FEATURES Eunhye Jeong Updates the Fierce Experimentalism of Korean Pansori For the Modern Age By Philip Freeman · January 17, 2020

Traditional music can often be extremely…well, traditional. Often emphasizing preservation over innovation, practitioners of traditional forms can find themselves feeling stuck in the past. But pianist Eunhye Jeong, who has worked with Vijay Iyer and Tyshawn Sorey, and performed in an ensemble led by trumpeter Wadada Leo Smith, says that’s not the case with Korean music. “It really honors and respects a level of originality, she says. “That’s what I’ve found—it was never about preservation and following in your teacher’s footsteps. It was more about you bringing your own self, and reaching the highest level possible as a person, and to cultivate yourself and just become a better person. I find a lot of that idea in jazz as well.”

Between 2015 and 2019, Jeong studied the Korean pansori, an operatic form of musical storytelling, with Il-dong Bae, a master of the form. Pansori is a traditional Korean art form that lands somewhere between opera, ritual music, and flamenco or fado. In pansori a vocalist, often accompanied only by a drum, sings lyrics drawn from history and folklore. The pansori repertoire consists of 12 song cycles, but only half of those are still performed. “The main characters are mostly poor people and women,” Jeong explains. “They have hardships, they don’t have money, they get treated badly and then they overcome it and they forgive the people who did the wrong thing to them—things like that.”

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On Jeong’s album The Colliding Beings, Chi-Da, Il-dong Bae delivers pansori lyrics over improvised music arranged for piano, cello, and drums. Jeong’s technique at the keyboard is shocking in its potency; her jackhammering left-hand figures bring to mind Cecil Taylor, Matthew Shipp, and the compositions of Galina Ustvolskaya. Cellist Ji Park creates long, keening drones that ripple and waver in the air, while percussionist Soo Jin Suh attacks the kit in a way that combines free jazz energy with breathtaking precision. She’s never trying to enforce a rhythm; instead, she drives the energy level higher and higher, feeding off the emotions of the other performers.

Il-dong delivers his lyrics in a powerful voice that can hold long droning low notes or rise to a violent, barking cry. Sometimes, he sounds like a monk, or like Keiji Haino; other times, he sounds like Ol’ Dirty Bastard. “He is more traditionally rooted than other contemporary Korean traditional musicians,” Jeong says. “Others who are younger [have] adapted more European free improvisational practices, or they can go more electronic, and fuse other elements into their music, but this guy, he sticks to a very traditional philosophy and principle around the music.”

“Chi-Da” is the animating concept behind the album—and behind Jeong’s work in general; the word also appeared in the title of her 2018 solo piano album. It is a term meant to describe collision. “You hit something, and you create a sound. So that’s the basic principle of making any kind of music, and that’s the core of the project—chi-da. The solo [album] was the chi-da between me as a pianist and the piano, the instrument. The new album is about the collision between the other people—the four instrumentalists. We have different backgrounds, our interests are different, but then we bring whatever we had in our musical or life context and instead of compromising any one of our sensibilities, we try to create a new sound.”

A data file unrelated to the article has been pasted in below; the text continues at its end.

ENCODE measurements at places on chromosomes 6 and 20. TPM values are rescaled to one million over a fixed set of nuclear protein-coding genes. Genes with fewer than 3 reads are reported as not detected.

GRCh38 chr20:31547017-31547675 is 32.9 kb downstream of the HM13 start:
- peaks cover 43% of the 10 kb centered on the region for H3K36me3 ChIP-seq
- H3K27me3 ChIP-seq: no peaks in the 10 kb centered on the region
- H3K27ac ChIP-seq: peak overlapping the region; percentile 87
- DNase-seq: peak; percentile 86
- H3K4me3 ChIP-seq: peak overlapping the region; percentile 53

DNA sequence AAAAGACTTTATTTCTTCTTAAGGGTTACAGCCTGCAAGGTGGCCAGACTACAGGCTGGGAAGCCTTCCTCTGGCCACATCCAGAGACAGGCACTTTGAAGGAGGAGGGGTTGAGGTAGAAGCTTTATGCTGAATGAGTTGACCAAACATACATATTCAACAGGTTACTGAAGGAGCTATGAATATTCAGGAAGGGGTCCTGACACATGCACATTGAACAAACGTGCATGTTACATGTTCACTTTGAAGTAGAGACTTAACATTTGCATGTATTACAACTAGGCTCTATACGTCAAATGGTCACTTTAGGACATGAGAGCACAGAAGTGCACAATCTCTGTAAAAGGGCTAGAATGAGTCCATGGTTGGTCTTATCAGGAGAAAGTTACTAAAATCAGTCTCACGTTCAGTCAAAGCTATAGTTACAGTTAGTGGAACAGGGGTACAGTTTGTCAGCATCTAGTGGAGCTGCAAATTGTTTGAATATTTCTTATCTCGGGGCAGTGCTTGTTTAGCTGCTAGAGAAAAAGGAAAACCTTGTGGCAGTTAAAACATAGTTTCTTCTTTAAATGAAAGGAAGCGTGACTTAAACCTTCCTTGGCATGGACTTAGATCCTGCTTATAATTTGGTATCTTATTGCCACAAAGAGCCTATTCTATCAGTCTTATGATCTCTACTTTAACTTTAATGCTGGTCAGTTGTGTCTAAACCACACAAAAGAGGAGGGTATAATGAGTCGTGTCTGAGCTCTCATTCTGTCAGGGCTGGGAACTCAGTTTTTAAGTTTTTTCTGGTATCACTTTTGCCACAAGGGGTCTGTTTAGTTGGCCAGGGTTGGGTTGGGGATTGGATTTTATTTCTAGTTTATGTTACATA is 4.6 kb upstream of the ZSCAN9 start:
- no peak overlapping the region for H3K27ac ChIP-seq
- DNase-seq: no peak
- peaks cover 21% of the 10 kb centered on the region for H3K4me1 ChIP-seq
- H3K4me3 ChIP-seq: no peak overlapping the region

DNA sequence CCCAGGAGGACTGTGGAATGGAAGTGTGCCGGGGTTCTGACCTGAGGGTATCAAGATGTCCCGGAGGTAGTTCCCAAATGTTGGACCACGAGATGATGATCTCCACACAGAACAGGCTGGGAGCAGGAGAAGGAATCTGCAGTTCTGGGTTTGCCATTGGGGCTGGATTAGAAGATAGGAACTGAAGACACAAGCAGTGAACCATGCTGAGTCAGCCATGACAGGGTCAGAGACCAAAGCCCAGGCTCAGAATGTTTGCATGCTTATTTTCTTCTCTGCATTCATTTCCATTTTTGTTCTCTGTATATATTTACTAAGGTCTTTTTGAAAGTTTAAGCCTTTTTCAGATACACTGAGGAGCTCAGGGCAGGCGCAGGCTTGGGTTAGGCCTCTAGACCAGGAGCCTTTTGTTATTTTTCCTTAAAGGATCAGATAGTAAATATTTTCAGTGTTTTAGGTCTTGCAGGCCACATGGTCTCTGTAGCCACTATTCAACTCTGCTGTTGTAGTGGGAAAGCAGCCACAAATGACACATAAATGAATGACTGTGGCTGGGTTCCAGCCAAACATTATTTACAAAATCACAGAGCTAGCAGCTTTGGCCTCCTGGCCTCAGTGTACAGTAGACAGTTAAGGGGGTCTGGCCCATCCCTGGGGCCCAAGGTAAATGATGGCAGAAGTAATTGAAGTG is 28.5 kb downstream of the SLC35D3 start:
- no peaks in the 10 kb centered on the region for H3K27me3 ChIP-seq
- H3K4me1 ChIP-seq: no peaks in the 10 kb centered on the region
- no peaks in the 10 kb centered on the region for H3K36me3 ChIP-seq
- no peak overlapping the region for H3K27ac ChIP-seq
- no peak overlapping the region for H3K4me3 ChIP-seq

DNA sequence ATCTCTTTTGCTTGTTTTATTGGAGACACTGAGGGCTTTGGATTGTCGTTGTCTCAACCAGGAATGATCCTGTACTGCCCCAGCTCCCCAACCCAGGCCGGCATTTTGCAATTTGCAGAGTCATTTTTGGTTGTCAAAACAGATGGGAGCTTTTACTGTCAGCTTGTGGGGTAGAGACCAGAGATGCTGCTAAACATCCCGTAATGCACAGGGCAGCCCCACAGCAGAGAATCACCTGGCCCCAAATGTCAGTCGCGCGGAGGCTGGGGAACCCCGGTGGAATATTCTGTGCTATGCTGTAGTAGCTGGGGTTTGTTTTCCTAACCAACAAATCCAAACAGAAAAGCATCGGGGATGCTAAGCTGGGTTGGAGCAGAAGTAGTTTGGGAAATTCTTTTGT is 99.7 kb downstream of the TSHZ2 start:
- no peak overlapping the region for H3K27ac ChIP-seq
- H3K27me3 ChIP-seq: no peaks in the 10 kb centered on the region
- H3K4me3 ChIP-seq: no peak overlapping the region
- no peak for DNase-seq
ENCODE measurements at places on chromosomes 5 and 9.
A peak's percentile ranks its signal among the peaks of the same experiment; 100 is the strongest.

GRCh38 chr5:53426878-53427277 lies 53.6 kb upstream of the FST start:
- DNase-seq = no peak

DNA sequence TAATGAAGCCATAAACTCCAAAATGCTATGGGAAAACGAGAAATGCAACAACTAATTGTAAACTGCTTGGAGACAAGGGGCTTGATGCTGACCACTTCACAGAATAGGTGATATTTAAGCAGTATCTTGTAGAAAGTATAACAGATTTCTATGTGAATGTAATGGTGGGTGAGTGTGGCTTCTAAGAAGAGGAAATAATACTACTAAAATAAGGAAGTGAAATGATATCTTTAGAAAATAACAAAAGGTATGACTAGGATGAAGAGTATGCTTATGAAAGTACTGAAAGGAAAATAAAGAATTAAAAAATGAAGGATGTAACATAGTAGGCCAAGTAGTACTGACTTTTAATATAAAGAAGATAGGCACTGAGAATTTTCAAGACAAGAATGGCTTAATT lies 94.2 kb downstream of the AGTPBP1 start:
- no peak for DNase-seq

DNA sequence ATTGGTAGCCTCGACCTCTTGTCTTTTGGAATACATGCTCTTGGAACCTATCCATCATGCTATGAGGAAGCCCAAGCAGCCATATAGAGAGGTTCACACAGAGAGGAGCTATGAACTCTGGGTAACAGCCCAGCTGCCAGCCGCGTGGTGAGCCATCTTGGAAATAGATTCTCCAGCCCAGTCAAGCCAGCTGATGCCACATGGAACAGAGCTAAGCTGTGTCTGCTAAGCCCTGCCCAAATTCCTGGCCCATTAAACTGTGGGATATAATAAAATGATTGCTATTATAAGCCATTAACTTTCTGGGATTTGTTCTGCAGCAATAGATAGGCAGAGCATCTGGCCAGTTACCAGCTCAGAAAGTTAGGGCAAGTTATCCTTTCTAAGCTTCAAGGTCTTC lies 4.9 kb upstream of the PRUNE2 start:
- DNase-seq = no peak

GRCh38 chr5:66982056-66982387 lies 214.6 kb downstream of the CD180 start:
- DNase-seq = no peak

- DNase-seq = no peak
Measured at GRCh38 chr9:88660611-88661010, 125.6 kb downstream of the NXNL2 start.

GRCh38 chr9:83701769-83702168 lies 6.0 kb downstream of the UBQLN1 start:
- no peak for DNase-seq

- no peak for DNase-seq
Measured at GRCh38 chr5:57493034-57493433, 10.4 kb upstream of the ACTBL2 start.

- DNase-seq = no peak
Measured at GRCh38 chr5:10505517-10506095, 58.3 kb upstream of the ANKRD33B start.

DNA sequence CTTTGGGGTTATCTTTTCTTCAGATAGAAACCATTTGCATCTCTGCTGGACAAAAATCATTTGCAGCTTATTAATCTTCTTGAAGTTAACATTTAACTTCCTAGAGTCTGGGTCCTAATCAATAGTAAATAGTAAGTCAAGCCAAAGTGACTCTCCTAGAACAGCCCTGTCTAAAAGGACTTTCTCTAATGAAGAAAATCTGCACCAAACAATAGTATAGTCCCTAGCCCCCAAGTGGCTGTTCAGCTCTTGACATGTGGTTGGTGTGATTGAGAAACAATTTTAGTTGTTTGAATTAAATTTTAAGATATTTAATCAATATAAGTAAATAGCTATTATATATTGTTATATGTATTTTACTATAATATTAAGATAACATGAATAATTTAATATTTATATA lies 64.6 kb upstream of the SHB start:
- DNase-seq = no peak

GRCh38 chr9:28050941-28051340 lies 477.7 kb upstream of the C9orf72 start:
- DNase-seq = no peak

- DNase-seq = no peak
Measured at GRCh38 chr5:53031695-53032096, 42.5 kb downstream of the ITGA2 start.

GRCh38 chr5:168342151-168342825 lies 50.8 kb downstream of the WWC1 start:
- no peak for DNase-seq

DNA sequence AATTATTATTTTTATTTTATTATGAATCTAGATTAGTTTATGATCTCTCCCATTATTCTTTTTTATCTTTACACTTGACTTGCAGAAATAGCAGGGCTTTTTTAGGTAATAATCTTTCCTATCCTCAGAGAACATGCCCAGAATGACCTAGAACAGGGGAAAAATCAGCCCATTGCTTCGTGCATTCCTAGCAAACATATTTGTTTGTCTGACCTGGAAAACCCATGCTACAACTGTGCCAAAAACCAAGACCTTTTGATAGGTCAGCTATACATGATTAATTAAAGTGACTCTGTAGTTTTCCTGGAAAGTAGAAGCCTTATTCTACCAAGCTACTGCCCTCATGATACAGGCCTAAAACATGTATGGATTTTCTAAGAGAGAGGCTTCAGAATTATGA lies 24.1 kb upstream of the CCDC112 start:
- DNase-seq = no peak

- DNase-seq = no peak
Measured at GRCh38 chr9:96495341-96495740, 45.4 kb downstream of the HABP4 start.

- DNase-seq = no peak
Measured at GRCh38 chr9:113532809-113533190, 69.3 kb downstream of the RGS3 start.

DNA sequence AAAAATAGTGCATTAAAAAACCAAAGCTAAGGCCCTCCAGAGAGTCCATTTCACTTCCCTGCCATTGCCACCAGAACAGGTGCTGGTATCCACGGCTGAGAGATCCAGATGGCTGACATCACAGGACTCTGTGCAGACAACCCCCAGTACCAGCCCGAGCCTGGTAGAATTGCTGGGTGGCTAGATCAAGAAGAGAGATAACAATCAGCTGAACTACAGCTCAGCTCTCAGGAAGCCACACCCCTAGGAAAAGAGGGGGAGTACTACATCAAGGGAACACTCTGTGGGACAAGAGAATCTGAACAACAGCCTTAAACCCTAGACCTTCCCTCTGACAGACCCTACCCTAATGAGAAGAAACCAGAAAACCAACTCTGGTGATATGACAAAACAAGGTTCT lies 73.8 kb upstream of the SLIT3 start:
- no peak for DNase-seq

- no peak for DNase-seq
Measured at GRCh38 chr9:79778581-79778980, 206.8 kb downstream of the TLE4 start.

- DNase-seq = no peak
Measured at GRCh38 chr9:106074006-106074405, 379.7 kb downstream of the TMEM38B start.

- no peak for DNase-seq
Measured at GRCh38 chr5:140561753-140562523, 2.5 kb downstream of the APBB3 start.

Some of the tracks on The Colliding Beings, Chi-Da are radical interpretations of traditional pansori songs, recontextualized and re-arranged. “Sarang-ga,” from the chunhyang-ga song cycle, is combined on the album’s first track with “Jeogori,” a children’s song that students in the Jo-seon classes in Japan sing. The Jo-seon people are Koreans who live in Japan, but they are citizens of neither country, having arrived there after World War II, but before the Korean War, when their former homeland split into North and South. “They still have this mentality—they maintain the history of loss of the nation and loss of the authority over our own country and things like that,” Jeong explains. “Il-dong actually went to visit them and was very impressed by the song that the schoolchildren sang for him. So he took the lyrics and made it more pansori, but the lyrics are the same.”

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Another piece, “The Sacrifice,” is a tribute to the victims of the 2014 Sewol Ferry disaster, in which nearly 300 Korean schoolchildren died; Il-dong performs an adaptation of famous Korean poet Kim Sowol’s “Mother, Sister.”

Collaborating with a pansori singer enabled Jeong to play high-level, freely improvised music for an audience that might never be exposed to that kind of expression under other circumstances. “The Sacrifice,” dealing as it did with one of the worst tragedies in recent Korean history, was particularly well received, according to Jeong: “I saw some people crying. A lot of people there hadn’t really experienced free improvised music before but they still felt connected to it, because he was singing a lot of the numbers they might know, but also we were delivering some of the stories that we [Koreans] share together.”

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